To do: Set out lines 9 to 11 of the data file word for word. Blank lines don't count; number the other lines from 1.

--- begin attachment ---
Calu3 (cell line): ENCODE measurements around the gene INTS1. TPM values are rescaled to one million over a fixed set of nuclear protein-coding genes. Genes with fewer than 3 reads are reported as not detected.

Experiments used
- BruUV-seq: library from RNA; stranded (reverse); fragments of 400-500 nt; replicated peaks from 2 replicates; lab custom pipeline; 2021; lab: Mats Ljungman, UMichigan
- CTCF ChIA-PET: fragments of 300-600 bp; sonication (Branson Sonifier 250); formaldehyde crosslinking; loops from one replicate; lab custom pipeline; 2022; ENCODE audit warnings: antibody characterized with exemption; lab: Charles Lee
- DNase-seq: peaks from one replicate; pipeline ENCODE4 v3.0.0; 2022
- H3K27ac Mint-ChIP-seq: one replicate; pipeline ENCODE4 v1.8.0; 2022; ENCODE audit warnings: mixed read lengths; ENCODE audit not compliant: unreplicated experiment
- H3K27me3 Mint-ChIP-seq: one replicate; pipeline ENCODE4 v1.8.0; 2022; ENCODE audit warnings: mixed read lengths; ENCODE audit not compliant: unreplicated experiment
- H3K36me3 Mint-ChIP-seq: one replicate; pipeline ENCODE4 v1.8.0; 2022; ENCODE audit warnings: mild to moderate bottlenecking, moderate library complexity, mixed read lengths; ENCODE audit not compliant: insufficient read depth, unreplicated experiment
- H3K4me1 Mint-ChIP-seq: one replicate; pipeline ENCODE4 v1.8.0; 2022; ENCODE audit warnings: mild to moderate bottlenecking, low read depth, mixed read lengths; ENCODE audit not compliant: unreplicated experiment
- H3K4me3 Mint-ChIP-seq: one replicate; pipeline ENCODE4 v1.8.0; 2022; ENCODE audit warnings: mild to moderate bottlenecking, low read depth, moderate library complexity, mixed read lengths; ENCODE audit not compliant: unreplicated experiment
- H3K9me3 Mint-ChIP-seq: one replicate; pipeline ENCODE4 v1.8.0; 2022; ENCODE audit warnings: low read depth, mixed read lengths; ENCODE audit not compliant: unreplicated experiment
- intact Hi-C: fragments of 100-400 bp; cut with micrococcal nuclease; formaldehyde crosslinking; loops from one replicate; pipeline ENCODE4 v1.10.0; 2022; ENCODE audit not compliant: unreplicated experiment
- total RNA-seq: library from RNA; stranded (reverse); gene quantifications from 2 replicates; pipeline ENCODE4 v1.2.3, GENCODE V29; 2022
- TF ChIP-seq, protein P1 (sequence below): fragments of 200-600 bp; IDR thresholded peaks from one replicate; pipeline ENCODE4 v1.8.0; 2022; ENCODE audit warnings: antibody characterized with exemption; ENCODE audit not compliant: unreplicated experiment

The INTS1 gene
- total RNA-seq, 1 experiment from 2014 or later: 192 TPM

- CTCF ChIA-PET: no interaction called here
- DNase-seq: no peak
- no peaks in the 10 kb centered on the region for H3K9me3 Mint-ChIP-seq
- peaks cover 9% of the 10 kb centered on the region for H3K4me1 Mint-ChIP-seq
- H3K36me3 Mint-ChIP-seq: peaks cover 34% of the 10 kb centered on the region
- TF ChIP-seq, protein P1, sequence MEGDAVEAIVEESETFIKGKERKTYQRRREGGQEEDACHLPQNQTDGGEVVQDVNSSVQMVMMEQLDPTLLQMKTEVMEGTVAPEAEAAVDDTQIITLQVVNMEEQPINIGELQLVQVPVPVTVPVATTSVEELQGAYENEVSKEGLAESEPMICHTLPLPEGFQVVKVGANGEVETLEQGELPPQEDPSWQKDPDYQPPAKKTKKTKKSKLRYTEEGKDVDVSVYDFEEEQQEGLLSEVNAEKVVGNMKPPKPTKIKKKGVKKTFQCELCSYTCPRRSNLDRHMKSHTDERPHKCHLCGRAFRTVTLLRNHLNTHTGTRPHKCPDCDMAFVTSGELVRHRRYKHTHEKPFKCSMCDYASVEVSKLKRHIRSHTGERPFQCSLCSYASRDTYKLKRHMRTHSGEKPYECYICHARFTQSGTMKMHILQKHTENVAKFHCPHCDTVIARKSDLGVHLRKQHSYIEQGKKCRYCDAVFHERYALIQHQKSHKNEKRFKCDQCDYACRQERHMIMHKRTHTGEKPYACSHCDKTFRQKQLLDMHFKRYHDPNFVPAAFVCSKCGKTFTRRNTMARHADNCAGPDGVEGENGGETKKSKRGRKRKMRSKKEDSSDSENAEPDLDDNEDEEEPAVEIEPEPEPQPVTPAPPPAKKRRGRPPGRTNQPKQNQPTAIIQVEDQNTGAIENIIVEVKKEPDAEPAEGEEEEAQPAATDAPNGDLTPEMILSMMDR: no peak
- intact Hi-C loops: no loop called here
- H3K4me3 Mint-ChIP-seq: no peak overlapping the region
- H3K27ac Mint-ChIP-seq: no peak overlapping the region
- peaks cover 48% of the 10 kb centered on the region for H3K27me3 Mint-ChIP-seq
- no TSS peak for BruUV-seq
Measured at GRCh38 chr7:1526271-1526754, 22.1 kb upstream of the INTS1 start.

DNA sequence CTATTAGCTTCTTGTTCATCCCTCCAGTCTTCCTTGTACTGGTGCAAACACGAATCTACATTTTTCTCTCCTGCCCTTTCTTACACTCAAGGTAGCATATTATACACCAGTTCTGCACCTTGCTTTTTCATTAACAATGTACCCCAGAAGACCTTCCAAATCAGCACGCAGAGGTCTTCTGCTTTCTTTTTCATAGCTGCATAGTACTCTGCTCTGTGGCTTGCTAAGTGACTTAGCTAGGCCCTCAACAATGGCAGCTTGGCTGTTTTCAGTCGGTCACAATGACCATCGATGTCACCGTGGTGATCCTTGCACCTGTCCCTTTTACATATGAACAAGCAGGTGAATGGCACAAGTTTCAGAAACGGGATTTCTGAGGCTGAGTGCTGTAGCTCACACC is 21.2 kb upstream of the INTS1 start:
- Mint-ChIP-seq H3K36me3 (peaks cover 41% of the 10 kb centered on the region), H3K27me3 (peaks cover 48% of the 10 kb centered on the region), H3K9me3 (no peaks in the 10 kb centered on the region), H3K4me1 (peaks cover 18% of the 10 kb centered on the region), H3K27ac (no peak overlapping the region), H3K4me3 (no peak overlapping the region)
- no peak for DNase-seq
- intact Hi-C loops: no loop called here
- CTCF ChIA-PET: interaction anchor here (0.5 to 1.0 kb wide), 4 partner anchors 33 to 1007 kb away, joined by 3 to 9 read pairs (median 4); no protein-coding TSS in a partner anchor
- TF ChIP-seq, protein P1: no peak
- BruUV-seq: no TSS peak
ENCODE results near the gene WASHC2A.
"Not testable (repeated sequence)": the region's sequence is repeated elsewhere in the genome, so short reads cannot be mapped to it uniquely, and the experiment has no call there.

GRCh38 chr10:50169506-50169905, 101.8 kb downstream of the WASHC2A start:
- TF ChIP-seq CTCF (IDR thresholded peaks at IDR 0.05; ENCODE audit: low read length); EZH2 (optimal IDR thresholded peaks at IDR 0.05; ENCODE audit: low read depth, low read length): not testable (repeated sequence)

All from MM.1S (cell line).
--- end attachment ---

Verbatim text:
- H3K4me1 Mint-ChIP-seq: one replicate; pipeline ENCODE4 v1.8.0; 2022; ENCODE audit warnings: mild to moderate bottlenecking, low read depth, mixed read lengths; ENCODE audit not compliant: unreplicated experiment
- H3K4me3 Mint-ChIP-seq: one replicate; pipeline ENCODE4 v1.8.0; 2022; ENCODE audit warnings: mild to moderate bottlenecking, low read depth, moderate library complexity, mixed read lengths; ENCODE audit not compliant: unreplicated experiment
- H3K9me3 Mint-ChIP-seq: one replicate; pipeline ENCODE4 v1.8.0; 2022; ENCODE audit warnings: low read depth, mixed read lengths; ENCODE audit not compliant: unreplicated experiment